Definitely. Family values were instilled in all of us at a very young age. Having the same mentality and vision makes the job a lot easier. It is wonderful to work with likeminded people. One of my greatest strengths is being able to recognize when I’m in over my head. I know when I need help and that’s the same way with my siblings. So we try to find the best person fit for the job to be in charge. We work well as a team together and I think a big part of that is sharing the same type of moral makeup. We care and it shows.
It is often said that there is something in the water in Omaha that makes it an ethical place to do business. What do you think this something is?
It all boils down to our Midwestern values. Relationships are very important to us. Our work environment at GSB promotes high ethical standards through consistent feedback and an inviting work space. This results in loyalty and a level of personal commitment that continues to deliver phenomenal recovery results and one of the lowest turnover rates in the industry.
What is something you try to do each day for your business?
One of the most important things I do on a day today basis is making sure that people buy in to what is being done at this company. Our mission statement is not taken lightly. I take pride in being extremely confident that each of our employees can tell you the mission statement when they are asked. It’s short, to the point, and anyone here can tell you what it is if you ask them. I meet with each new employee and always ask them to say the company’s mission statement. I believe that if the employees come to work with the mission statement in mind, they will be focused on helping people and excelling at their work. I also try to remain in touch with the company’s core values. Honesty, dignity, respect, and continuous improvement those are our core values. I feel what we are doing is helping the community and helping families. Everyone wins. It fits into our goal of enhancing the well being of others.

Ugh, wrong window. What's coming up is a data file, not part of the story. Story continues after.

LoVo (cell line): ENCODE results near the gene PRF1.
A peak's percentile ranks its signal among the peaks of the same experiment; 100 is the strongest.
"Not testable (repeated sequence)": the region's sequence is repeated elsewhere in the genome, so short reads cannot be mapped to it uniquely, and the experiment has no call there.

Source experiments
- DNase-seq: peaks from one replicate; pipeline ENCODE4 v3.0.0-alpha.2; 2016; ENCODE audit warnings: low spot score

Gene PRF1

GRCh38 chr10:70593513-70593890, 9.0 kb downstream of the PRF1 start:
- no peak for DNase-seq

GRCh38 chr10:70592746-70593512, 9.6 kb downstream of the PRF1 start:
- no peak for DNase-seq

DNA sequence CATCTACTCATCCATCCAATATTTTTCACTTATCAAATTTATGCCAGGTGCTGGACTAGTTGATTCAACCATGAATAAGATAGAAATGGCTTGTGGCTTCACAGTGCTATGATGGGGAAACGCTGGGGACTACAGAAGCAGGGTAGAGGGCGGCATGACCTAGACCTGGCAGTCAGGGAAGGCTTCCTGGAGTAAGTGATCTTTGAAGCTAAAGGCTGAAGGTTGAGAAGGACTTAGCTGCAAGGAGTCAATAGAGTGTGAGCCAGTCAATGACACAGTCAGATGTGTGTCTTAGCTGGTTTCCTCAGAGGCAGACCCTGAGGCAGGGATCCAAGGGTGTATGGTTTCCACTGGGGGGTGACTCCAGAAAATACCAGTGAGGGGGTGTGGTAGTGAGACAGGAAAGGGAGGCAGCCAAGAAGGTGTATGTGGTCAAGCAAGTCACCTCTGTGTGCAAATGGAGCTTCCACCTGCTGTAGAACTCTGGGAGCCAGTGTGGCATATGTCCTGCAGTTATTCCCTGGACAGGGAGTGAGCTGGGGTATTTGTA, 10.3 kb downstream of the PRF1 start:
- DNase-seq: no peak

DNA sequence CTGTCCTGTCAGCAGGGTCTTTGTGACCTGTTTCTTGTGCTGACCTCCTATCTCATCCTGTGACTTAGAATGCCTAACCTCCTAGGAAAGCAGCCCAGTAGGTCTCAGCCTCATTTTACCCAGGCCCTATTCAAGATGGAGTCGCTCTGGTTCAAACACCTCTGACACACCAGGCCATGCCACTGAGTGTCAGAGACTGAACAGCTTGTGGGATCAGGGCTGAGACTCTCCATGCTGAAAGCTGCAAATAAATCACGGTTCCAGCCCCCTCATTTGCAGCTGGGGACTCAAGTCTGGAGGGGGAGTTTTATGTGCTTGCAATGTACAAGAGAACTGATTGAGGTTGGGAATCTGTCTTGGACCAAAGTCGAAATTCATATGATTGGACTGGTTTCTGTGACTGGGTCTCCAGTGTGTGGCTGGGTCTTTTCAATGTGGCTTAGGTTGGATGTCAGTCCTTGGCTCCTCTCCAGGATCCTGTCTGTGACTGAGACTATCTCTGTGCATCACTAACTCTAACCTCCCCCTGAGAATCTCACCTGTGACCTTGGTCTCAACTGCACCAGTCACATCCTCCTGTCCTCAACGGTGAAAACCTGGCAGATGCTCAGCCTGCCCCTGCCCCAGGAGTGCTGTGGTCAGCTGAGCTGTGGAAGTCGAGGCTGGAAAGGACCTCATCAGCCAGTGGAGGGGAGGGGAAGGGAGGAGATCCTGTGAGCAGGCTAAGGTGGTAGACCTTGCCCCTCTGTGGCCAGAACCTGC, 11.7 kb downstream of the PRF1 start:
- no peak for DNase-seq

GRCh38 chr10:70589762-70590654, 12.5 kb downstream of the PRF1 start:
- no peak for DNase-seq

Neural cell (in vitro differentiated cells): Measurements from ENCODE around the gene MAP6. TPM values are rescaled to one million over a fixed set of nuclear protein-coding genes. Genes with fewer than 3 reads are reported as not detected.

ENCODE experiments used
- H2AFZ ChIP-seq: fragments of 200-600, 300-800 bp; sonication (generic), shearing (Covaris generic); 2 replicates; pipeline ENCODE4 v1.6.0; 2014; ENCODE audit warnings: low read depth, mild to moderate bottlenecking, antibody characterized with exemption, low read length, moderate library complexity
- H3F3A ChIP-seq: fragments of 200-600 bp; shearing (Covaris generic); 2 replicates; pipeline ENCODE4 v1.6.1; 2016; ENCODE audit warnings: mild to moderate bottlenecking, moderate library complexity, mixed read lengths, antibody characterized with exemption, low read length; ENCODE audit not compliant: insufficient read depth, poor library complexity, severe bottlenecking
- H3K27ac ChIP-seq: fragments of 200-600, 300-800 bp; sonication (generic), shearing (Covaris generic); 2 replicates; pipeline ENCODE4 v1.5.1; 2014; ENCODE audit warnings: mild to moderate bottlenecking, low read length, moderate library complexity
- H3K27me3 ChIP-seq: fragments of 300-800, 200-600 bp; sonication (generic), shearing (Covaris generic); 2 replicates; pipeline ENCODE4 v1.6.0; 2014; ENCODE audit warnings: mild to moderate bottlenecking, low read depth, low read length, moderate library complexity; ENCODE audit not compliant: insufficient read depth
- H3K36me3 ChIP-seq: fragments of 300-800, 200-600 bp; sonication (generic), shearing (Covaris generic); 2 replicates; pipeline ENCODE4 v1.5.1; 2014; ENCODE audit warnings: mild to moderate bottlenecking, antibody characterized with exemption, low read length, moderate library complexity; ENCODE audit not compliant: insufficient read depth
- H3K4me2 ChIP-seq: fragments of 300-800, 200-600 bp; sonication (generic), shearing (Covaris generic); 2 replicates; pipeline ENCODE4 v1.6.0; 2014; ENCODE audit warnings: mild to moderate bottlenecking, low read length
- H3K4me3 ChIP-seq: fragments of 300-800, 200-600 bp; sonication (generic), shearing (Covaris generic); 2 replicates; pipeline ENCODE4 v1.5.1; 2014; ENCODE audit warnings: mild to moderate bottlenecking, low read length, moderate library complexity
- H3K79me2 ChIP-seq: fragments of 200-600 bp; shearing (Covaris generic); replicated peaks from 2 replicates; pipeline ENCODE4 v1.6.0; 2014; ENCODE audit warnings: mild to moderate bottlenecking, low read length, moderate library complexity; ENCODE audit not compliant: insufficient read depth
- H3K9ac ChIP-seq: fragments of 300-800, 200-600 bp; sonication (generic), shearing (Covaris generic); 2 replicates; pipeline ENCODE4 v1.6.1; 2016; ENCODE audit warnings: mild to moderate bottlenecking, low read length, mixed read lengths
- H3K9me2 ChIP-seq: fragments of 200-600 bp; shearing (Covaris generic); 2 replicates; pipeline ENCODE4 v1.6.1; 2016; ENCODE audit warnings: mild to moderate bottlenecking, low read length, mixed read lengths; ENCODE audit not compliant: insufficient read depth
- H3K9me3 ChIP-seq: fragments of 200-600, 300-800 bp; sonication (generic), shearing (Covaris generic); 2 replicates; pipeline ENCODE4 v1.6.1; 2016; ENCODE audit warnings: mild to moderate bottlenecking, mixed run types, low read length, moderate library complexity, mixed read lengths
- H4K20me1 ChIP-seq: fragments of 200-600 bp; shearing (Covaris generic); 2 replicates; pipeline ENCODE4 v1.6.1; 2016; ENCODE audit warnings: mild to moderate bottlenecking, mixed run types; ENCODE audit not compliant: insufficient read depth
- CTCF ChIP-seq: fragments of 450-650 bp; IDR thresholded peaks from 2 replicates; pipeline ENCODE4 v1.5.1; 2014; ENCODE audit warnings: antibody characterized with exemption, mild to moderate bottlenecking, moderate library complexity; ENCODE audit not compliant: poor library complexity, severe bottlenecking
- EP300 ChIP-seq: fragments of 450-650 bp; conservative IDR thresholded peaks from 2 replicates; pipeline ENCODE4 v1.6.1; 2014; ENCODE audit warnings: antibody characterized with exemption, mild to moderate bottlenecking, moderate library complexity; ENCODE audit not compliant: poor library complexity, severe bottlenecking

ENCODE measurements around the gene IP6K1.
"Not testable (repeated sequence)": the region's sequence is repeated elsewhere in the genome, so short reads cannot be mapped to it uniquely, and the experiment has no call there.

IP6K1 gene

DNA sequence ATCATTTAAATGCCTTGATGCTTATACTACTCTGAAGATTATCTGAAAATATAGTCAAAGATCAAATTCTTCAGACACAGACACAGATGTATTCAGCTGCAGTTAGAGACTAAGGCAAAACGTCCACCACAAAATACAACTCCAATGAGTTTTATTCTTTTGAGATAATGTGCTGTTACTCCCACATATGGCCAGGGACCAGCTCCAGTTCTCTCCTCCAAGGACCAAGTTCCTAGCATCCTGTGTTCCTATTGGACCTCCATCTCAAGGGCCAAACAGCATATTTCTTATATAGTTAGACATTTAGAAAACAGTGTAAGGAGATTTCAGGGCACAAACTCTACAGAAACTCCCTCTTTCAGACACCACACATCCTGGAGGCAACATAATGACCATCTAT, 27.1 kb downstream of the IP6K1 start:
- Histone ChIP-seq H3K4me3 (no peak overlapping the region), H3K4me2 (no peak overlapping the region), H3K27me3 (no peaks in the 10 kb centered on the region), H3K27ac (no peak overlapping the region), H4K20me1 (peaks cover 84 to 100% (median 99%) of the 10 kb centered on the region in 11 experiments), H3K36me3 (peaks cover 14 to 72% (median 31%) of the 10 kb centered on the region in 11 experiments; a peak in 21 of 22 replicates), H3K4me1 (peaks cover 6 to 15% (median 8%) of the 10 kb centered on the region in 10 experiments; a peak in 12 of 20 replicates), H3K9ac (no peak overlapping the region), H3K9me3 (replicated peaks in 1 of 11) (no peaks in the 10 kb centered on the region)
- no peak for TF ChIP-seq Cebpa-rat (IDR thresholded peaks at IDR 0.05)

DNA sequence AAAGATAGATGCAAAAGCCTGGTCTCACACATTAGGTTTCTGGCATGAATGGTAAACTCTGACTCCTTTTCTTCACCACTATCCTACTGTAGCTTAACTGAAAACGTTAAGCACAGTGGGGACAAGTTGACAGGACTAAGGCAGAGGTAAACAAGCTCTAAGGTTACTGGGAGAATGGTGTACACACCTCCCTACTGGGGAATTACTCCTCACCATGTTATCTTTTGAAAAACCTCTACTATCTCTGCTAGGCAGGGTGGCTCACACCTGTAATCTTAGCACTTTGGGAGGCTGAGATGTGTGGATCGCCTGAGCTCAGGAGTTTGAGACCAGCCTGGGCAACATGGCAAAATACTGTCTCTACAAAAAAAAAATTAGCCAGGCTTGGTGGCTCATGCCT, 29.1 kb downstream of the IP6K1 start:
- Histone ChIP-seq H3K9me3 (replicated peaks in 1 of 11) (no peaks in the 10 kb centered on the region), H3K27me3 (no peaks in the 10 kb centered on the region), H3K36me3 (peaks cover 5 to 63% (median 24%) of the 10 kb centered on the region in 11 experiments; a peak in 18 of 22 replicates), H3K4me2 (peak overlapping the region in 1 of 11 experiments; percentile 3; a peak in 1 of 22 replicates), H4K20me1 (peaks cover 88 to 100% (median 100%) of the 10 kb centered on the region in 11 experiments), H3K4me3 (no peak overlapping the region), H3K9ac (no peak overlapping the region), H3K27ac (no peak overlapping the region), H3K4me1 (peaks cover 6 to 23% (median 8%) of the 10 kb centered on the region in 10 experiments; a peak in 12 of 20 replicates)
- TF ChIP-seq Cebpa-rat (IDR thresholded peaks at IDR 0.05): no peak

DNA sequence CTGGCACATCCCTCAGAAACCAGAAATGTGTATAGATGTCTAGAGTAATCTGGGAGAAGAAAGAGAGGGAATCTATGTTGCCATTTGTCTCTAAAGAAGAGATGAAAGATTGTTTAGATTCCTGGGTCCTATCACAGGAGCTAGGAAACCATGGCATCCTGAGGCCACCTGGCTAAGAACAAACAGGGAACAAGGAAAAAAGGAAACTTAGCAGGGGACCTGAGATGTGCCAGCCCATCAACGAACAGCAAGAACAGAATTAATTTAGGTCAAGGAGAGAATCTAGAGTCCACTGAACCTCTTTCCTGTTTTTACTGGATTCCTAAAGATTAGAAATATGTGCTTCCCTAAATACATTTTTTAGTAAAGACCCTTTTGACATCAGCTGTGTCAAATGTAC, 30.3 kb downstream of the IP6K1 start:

What is the most rewarding part of your job?
For me the most rewarding part of my day is in knowing that I’m providing a livelihood for over 100 people, our employees. As for the employees, they get satisfaction in recovering money but also, if they do the job as required, they’ll feel good at helping people along the way, too. It speaks to personal satisfaction; they can go home at night and see that they helped people. The success of our approach is reflected by the fact we receive more letters of thanks than letters of complaints. Being recognized for our efforts can be fun, too. Winning the Integrity Award was a wonderful achievement. When you look at the judges, you realize you can’t fool them at all and so to win that award really means that we’re doing our jobs the right way.
What is the toughest ethical issue facing your company to day?